city

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Related to cities: cites, Capital cities

city slicker

someone from the city who is not familiar with country ways. Them city slickers think we're stupid just because we talk different. The city slicker didn't know the first thing about fishing for trout.
See also: city

(You) can't fight city hall.

Fig. There is no way to win in a battle against a bureaucracy. Bill: I guess I'll go ahead and pay the tax bill. Bob: Might as well. You can't fight city hall. Mary: How did things go at your meeting with the zoning board? Sally: I gave up. Can't fight city hall.
See also: city, fight, hall

cardboard city

an area of a large city where many people without a home sleep outside
Usage notes: Cardboard is a type of thick, stiff paper used to make the type of boxes that people living outside sometimes sleep in to keep warm.
Young people come to the capital full of hope and end up in cardboard city.
See also: city

can't fight City Hall

Unable to overcome bureaucratic rules, as in Brad couldn't get a permit without going through channels-you can't fight City Hall! This term transfers the seat of city government to a more general sense of bureaucracy in any sphere. [Mid-1800s]
See also: city, fight, hall

fat city

Also, Fat City. A condition or circumstance marked by considerable prosperity or having a superior advantage. For example, With that new job she'll be in fat city. [Slang; 1960s] Also see easy street.
See also: city, fat

Barf City

n. someone or something disgusting or undesirable. (Barf = vomit.) The guy is so gross! Just plain Barf City!
See also: barf, city

cement city

n. a cemetery. I’m too young to end up in cement city.
See also: cement, city

fat city

1. n. a state of wealth and comfort; easy street. She’s living in fat city ever since she inherited her fortune.
2. n. fatness (expressed as a place). I’ve had it with fat city. I’m going on a diet.
See also: city, fat

Headstone City

n. a cemetery. Our house is just one block after the large Headstone City on the left.
See also: city

marble orchard

and Marble City
n. a cemetery. I already bought a little plot in a marble orchard. There is a huge Marble City south of town.
See also: marble, orchard

Marble City

verb
See also: city, marble

You can’t fight city hall

sent. You cannot fight a bureaucracy. You can’t fight city hall. Pay the parking ticket and forget it.
See also: city, fight, hall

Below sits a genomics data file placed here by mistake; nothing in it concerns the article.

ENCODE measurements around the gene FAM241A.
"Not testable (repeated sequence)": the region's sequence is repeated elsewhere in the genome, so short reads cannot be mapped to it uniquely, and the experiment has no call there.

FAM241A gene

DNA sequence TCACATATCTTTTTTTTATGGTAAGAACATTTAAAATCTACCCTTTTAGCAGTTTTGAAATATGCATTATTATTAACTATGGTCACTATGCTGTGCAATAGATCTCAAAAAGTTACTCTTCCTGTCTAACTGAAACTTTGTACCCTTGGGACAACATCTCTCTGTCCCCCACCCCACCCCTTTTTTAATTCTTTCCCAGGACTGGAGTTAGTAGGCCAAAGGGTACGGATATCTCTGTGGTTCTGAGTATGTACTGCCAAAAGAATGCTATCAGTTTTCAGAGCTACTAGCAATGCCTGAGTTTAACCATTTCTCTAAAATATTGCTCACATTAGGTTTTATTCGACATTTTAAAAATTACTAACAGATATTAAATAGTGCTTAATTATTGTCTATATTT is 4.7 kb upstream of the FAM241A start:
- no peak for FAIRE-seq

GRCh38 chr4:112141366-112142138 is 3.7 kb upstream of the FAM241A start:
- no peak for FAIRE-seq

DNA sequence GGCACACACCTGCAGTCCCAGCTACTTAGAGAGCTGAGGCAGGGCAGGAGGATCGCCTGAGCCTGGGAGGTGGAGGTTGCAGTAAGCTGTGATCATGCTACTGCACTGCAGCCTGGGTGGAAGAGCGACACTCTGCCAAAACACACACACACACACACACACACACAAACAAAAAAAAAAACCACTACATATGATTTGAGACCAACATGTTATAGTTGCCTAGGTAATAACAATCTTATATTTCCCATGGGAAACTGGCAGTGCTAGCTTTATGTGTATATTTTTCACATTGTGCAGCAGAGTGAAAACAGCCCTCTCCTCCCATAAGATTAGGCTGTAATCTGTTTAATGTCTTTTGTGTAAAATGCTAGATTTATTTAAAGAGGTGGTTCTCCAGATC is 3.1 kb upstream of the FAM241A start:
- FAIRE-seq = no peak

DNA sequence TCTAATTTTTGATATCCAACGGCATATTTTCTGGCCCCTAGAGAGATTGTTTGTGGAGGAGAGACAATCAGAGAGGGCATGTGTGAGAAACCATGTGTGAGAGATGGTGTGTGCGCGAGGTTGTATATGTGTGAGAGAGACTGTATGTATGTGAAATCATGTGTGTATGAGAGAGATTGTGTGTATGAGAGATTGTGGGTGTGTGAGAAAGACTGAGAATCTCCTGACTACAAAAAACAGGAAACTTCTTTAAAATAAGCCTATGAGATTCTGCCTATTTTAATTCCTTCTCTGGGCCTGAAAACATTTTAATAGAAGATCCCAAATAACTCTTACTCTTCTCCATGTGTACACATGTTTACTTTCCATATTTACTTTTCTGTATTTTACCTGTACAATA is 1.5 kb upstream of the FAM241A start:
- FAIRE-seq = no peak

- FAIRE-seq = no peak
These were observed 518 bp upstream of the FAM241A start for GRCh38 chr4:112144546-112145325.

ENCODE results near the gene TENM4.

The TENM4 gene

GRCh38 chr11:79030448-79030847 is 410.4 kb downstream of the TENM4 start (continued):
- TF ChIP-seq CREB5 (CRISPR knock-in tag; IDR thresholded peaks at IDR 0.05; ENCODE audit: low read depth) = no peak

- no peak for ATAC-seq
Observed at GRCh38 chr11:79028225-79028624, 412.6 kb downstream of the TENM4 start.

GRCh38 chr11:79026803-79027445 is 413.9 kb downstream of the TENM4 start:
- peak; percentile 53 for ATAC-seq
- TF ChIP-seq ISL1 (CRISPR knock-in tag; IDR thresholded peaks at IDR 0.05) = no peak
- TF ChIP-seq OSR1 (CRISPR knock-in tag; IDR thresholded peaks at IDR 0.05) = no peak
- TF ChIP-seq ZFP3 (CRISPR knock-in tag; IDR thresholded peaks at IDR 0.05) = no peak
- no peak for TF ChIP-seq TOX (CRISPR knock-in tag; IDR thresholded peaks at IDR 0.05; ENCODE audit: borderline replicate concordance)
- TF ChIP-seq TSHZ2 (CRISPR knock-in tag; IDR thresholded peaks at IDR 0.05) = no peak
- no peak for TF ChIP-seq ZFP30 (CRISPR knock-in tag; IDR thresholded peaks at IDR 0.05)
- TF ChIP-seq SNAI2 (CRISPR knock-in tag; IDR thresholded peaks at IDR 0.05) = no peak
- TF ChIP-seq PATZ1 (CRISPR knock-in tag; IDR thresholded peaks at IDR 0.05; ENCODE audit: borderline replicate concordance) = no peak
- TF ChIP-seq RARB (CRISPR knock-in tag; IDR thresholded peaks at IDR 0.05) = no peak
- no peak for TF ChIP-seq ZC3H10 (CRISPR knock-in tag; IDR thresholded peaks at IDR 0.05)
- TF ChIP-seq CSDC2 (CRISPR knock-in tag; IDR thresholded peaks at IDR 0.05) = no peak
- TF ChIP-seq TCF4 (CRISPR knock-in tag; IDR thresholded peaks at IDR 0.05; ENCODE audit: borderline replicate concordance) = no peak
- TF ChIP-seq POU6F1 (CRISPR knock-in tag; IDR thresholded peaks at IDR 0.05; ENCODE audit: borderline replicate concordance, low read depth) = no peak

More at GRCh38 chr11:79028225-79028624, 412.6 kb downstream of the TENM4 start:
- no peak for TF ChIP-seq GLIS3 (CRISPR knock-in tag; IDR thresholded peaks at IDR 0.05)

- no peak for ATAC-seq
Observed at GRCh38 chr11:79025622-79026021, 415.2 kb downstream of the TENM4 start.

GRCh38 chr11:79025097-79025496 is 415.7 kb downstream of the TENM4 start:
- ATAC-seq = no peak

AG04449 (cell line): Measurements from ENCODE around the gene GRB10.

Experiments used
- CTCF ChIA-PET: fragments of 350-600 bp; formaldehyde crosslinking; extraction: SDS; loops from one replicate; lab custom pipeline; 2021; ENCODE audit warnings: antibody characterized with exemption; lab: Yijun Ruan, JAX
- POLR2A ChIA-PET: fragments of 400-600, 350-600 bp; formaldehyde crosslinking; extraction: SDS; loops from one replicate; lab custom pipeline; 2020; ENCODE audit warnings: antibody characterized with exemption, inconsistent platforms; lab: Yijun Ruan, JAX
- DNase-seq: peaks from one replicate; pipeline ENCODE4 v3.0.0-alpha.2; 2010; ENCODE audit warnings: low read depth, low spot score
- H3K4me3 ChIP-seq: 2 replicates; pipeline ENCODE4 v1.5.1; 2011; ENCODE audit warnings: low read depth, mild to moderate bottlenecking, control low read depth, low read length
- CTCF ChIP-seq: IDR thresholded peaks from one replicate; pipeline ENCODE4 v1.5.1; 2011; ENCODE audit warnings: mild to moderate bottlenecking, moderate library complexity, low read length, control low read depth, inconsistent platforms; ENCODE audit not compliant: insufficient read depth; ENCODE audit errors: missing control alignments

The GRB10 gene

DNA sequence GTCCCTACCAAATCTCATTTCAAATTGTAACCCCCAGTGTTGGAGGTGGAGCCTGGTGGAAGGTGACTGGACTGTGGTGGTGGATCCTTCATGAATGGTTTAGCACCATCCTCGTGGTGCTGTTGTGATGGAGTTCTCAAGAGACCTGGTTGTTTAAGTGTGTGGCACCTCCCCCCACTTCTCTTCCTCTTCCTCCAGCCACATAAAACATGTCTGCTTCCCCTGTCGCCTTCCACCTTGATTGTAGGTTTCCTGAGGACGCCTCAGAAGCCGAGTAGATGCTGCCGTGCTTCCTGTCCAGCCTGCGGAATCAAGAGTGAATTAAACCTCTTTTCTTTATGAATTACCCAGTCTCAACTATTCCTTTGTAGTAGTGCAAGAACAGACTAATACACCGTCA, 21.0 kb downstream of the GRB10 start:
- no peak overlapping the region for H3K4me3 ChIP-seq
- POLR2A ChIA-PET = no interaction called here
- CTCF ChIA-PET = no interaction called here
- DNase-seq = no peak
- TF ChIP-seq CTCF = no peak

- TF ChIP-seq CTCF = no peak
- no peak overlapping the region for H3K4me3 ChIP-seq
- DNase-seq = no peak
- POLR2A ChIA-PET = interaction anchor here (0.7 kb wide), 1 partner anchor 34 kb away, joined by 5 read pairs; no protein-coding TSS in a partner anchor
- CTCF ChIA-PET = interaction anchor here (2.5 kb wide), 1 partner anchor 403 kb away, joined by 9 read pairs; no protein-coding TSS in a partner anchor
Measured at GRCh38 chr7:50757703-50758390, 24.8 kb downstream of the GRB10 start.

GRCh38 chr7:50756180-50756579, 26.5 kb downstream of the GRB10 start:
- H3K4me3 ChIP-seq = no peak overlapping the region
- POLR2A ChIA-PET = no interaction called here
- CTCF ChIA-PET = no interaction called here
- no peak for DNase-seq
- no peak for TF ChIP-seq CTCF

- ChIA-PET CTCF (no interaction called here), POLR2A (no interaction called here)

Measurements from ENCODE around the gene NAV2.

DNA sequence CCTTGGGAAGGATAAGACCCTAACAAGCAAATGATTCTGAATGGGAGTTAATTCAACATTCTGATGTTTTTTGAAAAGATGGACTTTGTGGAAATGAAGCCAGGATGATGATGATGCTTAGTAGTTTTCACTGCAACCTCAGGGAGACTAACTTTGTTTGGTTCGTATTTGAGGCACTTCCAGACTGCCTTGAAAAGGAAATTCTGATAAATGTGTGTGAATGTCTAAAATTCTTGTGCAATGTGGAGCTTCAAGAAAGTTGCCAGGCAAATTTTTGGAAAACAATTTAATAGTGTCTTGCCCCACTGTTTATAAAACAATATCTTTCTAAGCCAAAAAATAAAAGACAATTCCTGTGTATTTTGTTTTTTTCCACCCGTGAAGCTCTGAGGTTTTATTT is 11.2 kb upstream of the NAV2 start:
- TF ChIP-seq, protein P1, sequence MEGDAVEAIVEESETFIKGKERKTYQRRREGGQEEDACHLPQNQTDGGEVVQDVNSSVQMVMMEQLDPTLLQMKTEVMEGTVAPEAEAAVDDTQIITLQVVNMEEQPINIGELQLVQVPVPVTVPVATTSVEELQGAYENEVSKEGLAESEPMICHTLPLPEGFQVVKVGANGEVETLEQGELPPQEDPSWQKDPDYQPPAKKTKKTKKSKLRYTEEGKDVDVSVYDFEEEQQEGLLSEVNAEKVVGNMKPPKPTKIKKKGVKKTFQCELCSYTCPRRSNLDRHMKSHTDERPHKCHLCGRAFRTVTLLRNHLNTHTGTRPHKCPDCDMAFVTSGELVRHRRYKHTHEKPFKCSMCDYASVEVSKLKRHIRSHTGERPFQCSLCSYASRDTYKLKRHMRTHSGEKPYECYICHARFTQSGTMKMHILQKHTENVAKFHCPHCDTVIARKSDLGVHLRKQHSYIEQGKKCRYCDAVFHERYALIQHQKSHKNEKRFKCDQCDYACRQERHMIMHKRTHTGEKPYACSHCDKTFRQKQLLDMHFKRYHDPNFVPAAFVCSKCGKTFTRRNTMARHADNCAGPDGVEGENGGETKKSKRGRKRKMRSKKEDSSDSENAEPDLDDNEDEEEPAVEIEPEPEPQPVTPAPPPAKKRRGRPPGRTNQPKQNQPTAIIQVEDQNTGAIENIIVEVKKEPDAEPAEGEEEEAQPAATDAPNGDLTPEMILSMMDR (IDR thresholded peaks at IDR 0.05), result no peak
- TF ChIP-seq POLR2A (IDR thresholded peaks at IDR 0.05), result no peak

go fight city hall

The futility of challenging entrenched politicians or establishment. Although sounding like a call to action, the phrase means that any effort to succeed against bureaucracy is doomed to failure. It was popularized, although not coined, in the book Go Fight City Hall by Ethel Rosenberg, who with her husband Julius was later executed after being convicted of spying for Russia.
See also: city, fight, hall
References in periodicals archive ?
State of the Inner City Economies" is a multi-phased project of the ICIC to benchmark the economic health, performance, and assets of inner cities in the 100 largest U.
If the state begins taking away that revenue to cities to make up its own deficit, experts say that could be a blow to the Valley city in its infancy.
In 1909, when Los Angeles was wooing the communities of Wilmington and San Pedro to obtain a port for the city, the cities were promised a borough that would ensure their future autonomy, said Ingram, the political science professor.
51 per capita in federal funding in fiscal 1999, trailed other large cities, including Long Beach, which got $160.
These spatial continuities illustrate the high degree of integration that has developed between cities and their respective regions.
The world's first cities grew up in what is now Iraq, on the plains of Mesopotamia near the banks of the Tigris and Euphrates Rivers.
According to city officials, Santa Clarita should only be compared with cities that have a population of more than 150,000, which would rank the city first - instead of eighth.
For if as human beings we are to be reflective--in the manner I have proposed we understand that term--so that we might be formed as citizens, then we can see all our attempts to be the builders of earthly cities as expressions of a desire that structures all our intercourse and activity.
The analyses below do not depend on city-specific values for these parameters, and for simplicity, they are assumed to be the same for all cities.
In 2001, the Fannie Mae Foundation studied three dozen of the nation's largest cities and found that most have been losing population since the 1970s.
Consolidation united not just the nation's largest and fourth largest cities (Manhattan and Brooklyn respectively), but along with them the many towns and villages within the five boroughs including some with histories dating to the seventeenth century.
Cities across the country are being seduced by promises of tax riches and jobs made by developers of all stripes - but the worst offenders are in the business of sports and entertainment.
Enamored by the Atlanta lifestyle, many blacks opt to accept lesser positions rather than chase managerial jobs in other cities.